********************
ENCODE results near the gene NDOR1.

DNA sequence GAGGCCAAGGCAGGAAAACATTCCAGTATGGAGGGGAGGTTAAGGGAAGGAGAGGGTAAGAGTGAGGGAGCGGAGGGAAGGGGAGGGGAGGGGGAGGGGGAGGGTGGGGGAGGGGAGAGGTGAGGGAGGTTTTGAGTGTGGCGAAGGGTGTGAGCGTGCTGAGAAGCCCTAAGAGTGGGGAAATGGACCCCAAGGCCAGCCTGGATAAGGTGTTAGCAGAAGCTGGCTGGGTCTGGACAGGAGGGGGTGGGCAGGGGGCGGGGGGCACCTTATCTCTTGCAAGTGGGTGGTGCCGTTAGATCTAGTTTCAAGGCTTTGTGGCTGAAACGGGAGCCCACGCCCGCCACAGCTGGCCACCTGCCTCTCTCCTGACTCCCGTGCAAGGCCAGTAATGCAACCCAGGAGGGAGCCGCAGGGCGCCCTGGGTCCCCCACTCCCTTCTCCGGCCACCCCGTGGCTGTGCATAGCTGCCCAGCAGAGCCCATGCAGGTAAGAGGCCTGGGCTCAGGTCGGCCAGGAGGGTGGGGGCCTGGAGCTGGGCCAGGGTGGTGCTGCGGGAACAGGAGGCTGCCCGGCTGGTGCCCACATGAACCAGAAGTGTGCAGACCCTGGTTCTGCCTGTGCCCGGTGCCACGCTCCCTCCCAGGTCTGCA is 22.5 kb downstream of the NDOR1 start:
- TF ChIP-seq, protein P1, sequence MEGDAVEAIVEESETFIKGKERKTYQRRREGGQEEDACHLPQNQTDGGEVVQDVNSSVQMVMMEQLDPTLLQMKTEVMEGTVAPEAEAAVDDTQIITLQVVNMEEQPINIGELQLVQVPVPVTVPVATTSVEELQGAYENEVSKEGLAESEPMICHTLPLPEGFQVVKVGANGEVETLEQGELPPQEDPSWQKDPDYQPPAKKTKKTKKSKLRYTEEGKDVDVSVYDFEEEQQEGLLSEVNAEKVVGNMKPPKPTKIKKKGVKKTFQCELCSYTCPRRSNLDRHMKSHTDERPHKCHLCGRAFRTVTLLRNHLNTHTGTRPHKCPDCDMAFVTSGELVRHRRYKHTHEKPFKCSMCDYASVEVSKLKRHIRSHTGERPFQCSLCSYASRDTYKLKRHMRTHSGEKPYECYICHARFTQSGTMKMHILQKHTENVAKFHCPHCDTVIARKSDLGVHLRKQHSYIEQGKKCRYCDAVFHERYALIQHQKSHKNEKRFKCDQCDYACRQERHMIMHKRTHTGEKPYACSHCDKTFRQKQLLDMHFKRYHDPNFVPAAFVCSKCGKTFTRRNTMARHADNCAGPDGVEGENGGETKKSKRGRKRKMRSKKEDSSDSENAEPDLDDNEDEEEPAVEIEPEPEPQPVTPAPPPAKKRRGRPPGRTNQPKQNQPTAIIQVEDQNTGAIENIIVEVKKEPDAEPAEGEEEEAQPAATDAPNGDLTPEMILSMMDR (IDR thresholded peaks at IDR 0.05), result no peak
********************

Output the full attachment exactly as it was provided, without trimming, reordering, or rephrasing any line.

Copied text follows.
ENCODE results near the gene NDOR1.

DNA sequence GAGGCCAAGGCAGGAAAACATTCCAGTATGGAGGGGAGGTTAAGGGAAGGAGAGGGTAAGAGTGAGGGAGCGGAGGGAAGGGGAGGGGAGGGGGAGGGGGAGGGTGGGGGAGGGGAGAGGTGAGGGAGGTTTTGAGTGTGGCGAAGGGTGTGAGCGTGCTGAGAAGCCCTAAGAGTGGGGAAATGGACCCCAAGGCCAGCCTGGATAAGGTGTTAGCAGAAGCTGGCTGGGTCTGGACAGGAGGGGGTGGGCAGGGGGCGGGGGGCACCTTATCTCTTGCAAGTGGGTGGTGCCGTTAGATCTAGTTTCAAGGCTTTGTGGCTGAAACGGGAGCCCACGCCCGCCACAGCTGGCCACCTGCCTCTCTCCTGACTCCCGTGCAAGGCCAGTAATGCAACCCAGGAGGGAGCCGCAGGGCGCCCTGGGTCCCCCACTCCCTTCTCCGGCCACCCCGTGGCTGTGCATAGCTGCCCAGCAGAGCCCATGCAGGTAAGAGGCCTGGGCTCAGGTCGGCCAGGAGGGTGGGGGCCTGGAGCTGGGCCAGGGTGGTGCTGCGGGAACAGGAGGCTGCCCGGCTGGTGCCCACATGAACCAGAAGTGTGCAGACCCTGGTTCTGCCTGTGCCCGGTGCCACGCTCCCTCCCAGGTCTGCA is 22.5 kb downstream of the NDOR1 start:
- TF ChIP-seq, protein P1, sequence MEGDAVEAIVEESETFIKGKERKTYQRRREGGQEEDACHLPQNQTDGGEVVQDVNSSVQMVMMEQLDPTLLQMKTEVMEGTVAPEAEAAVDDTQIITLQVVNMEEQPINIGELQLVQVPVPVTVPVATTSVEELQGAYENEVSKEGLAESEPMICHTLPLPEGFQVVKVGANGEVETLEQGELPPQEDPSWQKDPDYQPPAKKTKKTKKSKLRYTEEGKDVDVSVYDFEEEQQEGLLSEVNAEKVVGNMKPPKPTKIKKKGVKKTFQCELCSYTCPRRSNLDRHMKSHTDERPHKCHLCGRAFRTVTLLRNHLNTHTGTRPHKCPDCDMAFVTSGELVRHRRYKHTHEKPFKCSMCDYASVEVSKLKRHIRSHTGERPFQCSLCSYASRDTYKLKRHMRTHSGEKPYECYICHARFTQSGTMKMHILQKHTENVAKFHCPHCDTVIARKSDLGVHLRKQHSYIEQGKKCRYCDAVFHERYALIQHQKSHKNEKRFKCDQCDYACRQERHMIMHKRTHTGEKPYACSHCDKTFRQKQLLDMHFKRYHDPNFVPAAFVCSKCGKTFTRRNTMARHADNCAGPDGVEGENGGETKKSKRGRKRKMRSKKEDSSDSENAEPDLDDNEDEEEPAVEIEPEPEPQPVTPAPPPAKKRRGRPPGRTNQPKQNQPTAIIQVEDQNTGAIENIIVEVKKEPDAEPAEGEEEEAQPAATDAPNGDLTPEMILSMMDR (IDR thresholded peaks at IDR 0.05), result no peak